The “m” word can invoke a lot of different feelings and curiousities, and a lot of different guesses. Mom? Mad? Monday? But no, this time I’m actually referring to two different “m” words that relate together a lot. Sometimes in good ways, sometimes in bad ways.
I can just feel the hush fall across the room as I type at my computer. But don’t worry. I won’t bemoan the downfalls of society or talk about the doom and gloom that can sometimes follow this subject. Really, I want to share what I’ve been learning this year regarding marriage and money.
Separate, these two topics are huge. Together, it’s colossal. I’ve heard it said many, many times that most arguments in marriage come from or revolve around money. I know Zach and I have had our share of discussions about money too, so I can see how that would be an issue for people. Thankfully Zach and I aren’t really the explosive types, so we haven’t had the knock down drag out fights over money.
But it is something that we are striving to work on. Anyone else out there married and struggle with money? I know for a fact that we aren’t the only ones, and that is comforting to me.
Recently, Zach and I started doing Dave Ramsey’s Financial Peace University, so that we could learn how to better manage our money at an early age and in the beginning of our marriage. It has been SO eye opening.
You know how I talked about men’s brains and women’s brains being so different? Well it applies to money too! Which seems silly that I didn’t really think of that, but it makes so much sense. And it brings a relief to my heart knowing that we are not the only ones- amen?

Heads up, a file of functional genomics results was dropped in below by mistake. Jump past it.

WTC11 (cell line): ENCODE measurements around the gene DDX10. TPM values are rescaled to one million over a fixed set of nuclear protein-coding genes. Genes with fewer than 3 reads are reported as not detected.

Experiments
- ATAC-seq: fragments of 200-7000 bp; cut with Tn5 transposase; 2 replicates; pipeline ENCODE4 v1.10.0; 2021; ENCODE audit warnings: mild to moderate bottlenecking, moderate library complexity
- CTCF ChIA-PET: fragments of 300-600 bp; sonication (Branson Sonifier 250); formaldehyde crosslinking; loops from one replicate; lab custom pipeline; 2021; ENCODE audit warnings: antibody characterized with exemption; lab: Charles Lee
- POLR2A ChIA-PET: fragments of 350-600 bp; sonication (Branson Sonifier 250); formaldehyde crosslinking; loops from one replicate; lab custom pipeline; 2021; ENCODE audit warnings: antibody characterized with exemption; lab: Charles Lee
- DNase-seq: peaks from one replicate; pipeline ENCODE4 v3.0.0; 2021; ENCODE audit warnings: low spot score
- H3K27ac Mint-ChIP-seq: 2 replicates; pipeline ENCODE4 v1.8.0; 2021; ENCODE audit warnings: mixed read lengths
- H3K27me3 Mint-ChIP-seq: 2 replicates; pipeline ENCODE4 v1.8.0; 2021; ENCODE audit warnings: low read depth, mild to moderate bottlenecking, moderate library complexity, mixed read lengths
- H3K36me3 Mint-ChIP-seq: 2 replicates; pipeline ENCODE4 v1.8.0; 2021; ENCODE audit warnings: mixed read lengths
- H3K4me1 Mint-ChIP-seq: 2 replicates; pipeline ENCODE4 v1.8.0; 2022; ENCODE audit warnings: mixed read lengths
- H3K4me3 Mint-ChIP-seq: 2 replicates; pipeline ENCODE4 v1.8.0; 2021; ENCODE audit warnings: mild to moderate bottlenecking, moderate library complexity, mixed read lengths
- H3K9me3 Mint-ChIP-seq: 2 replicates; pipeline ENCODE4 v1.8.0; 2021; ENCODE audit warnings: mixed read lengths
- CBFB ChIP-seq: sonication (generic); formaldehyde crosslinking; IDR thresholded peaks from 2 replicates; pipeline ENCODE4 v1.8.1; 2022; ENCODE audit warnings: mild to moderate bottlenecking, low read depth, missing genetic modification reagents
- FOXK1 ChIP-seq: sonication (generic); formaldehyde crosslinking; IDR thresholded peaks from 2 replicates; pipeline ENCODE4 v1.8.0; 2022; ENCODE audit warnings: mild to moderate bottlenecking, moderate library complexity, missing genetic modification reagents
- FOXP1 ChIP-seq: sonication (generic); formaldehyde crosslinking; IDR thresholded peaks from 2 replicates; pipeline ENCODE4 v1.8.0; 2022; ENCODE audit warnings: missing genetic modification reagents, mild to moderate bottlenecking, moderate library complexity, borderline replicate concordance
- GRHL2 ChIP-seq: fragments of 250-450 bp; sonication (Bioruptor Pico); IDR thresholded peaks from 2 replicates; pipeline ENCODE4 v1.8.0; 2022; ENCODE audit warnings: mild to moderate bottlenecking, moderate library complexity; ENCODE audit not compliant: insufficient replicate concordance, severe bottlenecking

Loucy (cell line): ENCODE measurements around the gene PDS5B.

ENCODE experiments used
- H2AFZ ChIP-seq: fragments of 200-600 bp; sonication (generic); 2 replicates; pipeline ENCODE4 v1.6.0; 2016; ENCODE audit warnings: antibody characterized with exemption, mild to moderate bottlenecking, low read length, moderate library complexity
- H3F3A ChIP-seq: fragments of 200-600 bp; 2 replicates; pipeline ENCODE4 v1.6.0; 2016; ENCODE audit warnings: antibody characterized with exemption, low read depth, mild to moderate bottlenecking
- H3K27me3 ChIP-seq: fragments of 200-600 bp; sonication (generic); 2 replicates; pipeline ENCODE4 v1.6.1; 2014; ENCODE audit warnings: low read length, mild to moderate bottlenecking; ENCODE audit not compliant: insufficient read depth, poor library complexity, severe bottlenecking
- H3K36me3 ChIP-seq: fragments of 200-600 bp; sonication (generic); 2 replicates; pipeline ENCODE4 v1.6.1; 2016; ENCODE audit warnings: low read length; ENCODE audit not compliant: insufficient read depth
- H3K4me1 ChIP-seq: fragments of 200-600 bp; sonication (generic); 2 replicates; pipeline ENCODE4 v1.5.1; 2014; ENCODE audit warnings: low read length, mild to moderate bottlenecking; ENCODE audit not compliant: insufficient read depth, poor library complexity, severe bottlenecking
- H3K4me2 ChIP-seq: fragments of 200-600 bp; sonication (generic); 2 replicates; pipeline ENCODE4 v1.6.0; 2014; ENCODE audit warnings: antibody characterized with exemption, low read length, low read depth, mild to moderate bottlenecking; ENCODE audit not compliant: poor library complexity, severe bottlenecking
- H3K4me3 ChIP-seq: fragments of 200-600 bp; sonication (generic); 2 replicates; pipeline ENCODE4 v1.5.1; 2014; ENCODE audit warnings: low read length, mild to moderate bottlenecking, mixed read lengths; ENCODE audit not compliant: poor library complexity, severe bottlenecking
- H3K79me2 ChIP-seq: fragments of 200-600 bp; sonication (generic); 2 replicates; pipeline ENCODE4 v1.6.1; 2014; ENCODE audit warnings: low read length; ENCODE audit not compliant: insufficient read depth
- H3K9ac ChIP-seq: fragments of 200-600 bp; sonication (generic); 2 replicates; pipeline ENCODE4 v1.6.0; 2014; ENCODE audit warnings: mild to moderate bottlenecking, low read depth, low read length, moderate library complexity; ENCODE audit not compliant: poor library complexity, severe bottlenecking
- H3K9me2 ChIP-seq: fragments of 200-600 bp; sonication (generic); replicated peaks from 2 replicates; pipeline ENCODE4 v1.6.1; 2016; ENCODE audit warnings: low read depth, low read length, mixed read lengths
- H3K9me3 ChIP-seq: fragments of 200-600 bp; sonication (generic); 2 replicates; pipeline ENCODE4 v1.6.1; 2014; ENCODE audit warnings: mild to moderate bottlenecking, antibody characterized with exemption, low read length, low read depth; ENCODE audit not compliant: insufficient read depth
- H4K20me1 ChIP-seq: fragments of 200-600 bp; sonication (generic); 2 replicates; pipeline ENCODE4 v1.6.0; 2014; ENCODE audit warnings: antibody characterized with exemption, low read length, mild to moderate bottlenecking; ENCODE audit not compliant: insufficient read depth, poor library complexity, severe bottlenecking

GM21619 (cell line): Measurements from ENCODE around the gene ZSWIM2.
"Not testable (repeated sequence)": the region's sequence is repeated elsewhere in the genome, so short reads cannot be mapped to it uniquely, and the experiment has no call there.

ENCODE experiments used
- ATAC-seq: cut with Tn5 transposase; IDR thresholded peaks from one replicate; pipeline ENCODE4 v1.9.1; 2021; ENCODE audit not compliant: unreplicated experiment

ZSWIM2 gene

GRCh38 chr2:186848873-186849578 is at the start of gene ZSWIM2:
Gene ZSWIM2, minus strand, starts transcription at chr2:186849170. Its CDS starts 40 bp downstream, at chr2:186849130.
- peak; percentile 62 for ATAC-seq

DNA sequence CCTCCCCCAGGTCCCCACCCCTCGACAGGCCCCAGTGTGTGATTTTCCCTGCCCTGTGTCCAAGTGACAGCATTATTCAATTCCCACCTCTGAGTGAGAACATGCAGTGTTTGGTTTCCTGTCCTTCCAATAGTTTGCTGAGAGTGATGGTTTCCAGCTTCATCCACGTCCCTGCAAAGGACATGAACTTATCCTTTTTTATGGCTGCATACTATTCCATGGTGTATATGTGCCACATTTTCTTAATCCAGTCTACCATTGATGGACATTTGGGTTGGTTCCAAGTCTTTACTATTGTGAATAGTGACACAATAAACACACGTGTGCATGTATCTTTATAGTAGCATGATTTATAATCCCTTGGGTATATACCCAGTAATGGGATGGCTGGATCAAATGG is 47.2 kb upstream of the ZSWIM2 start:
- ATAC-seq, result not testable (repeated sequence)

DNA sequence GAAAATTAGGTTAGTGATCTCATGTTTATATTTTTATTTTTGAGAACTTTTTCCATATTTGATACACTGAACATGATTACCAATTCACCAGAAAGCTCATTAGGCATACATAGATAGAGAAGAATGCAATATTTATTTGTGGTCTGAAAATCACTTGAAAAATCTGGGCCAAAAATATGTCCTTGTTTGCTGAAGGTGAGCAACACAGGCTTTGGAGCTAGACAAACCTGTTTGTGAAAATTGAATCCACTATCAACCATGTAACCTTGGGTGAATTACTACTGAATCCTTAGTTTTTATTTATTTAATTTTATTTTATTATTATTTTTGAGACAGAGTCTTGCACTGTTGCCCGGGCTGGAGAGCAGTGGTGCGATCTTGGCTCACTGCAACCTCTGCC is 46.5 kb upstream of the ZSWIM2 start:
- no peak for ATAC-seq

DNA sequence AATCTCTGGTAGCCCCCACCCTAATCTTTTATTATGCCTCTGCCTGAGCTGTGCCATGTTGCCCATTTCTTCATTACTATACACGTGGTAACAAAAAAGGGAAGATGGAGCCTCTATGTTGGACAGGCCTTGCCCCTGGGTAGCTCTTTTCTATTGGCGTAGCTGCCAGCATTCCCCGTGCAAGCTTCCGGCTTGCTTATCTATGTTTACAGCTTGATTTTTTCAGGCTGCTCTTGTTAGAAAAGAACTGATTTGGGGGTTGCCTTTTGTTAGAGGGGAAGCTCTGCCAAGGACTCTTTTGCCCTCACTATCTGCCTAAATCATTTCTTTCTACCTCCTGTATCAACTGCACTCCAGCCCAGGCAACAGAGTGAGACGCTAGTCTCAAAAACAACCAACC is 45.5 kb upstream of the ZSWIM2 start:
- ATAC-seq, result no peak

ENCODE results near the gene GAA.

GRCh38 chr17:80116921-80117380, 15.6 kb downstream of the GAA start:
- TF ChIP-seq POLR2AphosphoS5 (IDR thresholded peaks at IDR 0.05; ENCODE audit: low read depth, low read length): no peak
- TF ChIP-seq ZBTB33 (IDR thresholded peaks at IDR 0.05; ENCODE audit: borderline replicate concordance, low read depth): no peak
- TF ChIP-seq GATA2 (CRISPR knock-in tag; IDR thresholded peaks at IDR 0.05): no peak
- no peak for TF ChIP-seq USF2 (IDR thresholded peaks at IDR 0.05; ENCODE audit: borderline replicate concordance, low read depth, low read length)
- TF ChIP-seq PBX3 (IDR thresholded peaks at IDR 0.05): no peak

I would say that my biggest “AHA” moment so far in the series (and we just started) was how Dave said men and women relate with money, and the roles we typically take. He talked about how women have a “security gland” and we feel better knowing that something is there in the emergency fund just in case. And he talked about how men can feel really bad about themselves when in financial struggle. It’s just all so fascinating to me.
The other “AHA” moment was when Dave discussed how generally in a relationship, you have the “nerd” who likes to save, likes to do the budget, and so on. And you have the “free spirit” who likes to spend, can find the “bigger, better deals” and so on. It was hilarious to me listening to these because I can see Zach and myself so much in his description.
I am definitely the nerd. I love planning, I love lists, I love dreaming up ideas and spreadsheets and categories, and well, you get the picture. I could sit and think of a budget and write it all out and enjoy it. Zach is the free spirit, though he is not unwise with our money. He dreams up the places we can go and things we can do. And sitting down for hours to write out categories and do spreadsheets is not his cup of tea.
I actually love that we balance each other out in this. I used to always in the back of my mind think “okay, we have to both be the same, we have to both be the savers! We have to do this or else something bad will happen!” (Of course that’s the “nerd” in me talking). But we balance each other out. He helps me loosen up and give up control, and I help him organize and plan. It’s a beautiful give and take, and I love digging into it.
We both have roles that we excel in, and we use those to our advantage. For example, Zach is incredible at balancing a checkbook, and always keeps his up. Mine? It’s probably somewhere in a box buried in my closet collecting dust from the early 2000’s. And I like to write things out and make categories, so I take the reigns on that and get his input.
The point of all this is, I want you to know that you are not alone. Like I said, it was very comforting to me to know that we were not alone in how we are different and how we operate. Don’t be afraid of the fact that you are different from your spouse. Learn to work together and use the strengths you have.
Find the balance and do that…balance each other out!